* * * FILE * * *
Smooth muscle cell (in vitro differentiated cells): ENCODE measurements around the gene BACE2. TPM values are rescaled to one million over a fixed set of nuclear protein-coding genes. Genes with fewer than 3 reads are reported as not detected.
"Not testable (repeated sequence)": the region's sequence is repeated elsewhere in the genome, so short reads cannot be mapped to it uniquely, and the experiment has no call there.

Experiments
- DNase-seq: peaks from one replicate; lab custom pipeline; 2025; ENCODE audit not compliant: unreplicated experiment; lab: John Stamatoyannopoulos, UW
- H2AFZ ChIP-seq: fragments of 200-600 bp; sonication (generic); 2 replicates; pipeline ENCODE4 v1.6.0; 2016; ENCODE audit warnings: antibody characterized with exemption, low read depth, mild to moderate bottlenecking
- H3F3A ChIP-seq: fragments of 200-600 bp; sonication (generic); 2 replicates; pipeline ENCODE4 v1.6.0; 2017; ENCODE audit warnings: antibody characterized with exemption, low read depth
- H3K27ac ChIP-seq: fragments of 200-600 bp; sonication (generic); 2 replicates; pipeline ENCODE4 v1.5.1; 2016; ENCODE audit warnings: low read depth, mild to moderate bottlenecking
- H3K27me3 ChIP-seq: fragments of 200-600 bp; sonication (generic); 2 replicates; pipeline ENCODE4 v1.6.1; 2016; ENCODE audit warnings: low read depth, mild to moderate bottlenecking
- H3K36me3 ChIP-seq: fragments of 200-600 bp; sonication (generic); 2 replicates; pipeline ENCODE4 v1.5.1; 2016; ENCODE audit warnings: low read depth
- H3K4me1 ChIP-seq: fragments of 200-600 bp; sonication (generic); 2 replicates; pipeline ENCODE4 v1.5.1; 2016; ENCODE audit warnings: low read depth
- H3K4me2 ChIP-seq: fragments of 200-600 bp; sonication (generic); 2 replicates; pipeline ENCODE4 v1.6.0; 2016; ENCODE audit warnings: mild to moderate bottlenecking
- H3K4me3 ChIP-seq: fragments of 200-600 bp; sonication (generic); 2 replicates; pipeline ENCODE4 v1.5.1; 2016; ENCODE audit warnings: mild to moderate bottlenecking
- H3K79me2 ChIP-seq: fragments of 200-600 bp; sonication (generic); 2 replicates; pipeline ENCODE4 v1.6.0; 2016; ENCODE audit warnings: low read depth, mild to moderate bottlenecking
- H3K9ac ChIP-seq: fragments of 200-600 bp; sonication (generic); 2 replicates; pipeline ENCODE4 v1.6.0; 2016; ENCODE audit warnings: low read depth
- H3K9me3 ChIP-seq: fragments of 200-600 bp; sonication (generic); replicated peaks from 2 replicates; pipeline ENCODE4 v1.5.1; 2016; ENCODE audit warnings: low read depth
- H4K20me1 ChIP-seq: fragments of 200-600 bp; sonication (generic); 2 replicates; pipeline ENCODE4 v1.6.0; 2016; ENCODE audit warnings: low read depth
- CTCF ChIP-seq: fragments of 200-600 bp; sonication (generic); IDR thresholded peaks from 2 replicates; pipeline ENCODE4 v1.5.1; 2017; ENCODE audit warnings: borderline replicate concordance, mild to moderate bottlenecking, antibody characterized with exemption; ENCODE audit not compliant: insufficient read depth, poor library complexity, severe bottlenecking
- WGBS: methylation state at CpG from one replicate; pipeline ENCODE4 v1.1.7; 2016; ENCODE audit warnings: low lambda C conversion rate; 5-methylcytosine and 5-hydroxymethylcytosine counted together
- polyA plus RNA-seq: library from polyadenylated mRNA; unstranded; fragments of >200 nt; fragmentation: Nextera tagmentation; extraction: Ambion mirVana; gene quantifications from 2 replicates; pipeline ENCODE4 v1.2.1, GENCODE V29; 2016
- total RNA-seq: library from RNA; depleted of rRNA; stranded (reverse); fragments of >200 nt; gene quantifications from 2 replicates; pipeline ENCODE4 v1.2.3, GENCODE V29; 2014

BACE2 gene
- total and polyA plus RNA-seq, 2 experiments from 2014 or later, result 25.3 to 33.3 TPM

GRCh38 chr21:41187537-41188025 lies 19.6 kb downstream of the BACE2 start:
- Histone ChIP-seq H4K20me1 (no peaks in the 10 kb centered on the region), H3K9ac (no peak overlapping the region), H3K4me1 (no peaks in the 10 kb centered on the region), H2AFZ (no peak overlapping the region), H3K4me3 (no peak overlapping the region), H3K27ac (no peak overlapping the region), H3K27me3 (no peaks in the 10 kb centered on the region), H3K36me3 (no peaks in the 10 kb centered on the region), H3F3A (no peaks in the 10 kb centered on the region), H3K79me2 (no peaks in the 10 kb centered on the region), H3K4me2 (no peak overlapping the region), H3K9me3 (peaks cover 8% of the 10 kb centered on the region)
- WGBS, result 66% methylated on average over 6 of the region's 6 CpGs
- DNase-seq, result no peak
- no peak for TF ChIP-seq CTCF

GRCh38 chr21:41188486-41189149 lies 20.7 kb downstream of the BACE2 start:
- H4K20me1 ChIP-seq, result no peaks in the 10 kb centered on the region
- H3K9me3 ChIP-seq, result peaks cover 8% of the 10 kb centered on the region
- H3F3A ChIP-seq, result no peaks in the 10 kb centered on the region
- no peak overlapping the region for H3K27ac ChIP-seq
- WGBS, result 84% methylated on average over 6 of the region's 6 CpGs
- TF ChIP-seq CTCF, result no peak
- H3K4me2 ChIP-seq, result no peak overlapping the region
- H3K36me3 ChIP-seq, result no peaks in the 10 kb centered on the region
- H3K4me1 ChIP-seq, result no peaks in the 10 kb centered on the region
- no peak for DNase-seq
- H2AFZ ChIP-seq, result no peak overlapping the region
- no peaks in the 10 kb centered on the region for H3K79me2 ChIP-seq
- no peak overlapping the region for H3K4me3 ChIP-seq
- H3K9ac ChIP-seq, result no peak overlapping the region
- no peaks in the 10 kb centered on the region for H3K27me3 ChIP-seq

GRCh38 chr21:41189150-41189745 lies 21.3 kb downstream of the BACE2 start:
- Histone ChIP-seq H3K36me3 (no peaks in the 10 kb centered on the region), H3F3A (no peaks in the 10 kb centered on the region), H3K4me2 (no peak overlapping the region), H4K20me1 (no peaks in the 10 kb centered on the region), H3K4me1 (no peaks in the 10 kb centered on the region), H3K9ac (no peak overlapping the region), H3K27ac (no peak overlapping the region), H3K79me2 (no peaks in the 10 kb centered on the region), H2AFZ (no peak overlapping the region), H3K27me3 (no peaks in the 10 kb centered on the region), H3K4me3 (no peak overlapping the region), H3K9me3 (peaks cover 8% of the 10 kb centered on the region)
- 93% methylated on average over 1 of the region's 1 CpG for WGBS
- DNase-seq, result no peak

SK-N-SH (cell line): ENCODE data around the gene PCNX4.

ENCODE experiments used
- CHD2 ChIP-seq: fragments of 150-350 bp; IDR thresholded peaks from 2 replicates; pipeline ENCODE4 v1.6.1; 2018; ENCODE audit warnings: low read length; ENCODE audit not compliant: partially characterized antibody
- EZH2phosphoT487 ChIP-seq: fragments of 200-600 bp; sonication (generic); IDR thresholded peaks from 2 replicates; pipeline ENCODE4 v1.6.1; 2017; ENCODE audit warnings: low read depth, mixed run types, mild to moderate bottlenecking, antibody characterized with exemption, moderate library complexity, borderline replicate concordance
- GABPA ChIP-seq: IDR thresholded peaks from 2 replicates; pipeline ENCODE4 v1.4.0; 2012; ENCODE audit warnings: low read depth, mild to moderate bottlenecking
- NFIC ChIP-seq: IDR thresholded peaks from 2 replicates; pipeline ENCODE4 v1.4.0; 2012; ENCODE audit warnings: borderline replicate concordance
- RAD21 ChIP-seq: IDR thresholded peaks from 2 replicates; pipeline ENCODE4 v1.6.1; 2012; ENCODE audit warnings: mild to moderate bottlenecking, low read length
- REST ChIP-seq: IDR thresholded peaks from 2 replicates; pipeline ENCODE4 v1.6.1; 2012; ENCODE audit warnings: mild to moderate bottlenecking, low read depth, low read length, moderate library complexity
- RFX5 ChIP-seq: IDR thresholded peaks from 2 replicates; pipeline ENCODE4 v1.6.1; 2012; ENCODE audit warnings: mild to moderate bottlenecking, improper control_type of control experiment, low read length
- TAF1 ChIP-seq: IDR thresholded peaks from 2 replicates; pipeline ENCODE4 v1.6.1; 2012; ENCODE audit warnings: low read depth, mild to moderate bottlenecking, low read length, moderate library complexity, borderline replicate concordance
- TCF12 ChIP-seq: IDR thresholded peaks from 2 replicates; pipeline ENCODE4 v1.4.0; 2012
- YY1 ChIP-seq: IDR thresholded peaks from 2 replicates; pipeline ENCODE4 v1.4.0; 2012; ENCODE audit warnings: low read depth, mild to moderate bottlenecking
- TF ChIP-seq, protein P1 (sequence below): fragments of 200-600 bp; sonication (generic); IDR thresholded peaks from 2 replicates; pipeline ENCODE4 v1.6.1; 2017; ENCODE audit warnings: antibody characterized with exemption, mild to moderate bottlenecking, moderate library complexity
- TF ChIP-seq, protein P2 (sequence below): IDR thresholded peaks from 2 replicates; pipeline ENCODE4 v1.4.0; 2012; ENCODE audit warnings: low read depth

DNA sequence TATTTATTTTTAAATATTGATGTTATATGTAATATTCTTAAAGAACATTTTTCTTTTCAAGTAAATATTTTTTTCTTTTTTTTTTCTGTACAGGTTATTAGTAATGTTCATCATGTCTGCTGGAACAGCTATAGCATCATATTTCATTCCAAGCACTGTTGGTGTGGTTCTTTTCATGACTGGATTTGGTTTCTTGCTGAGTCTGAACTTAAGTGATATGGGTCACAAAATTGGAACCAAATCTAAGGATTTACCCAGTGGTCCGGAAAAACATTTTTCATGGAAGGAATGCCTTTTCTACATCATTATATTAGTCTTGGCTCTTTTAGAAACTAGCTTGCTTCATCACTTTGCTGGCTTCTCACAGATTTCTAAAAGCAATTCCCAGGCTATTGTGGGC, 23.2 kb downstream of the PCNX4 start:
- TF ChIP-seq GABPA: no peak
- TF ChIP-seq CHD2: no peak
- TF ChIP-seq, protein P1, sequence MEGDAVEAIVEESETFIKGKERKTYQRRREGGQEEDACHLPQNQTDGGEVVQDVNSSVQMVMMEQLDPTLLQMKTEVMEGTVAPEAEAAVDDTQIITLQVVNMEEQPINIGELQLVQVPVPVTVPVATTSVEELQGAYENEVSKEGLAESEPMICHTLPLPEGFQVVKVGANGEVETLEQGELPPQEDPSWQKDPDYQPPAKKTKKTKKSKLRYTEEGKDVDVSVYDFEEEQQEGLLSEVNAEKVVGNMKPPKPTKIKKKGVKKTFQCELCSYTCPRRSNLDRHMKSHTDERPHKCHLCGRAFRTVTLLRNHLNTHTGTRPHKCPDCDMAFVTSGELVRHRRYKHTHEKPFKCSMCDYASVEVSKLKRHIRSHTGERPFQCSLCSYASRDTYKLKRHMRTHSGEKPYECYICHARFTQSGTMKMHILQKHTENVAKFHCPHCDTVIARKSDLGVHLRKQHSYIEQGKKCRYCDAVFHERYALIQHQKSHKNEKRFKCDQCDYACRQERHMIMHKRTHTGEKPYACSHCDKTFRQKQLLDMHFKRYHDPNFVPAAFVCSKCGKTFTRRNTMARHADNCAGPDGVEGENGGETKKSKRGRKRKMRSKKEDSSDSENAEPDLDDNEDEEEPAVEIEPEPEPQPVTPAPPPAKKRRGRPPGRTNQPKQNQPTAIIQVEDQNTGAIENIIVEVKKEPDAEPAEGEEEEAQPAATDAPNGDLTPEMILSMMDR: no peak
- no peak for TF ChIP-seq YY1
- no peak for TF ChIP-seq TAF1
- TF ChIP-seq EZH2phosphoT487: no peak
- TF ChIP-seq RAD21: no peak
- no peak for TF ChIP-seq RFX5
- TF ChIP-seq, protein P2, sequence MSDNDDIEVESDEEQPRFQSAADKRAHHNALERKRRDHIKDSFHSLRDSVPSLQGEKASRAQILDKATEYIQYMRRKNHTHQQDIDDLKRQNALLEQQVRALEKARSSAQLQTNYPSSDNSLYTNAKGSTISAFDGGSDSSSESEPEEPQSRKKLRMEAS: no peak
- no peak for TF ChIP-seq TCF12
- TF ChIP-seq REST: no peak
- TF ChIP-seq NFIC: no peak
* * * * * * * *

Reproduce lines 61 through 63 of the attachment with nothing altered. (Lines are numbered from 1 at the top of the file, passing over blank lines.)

- TF ChIP-seq, protein P2 (sequence below): IDR thresholded peaks from 2 replicates; pipeline ENCODE4 v1.4.0; 2012; ENCODE audit warnings: low read depth

DNA sequence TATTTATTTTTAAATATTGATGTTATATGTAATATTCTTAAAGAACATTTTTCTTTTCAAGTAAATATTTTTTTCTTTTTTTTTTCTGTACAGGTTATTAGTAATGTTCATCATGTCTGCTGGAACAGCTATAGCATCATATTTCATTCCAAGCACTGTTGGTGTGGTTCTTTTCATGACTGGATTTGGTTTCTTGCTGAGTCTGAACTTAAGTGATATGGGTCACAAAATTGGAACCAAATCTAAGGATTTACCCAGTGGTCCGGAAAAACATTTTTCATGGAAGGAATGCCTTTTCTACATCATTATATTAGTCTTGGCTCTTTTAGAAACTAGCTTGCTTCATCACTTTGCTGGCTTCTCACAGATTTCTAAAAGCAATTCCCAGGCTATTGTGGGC, 23.2 kb downstream of the PCNX4 start:
- TF ChIP-seq GABPA: no peak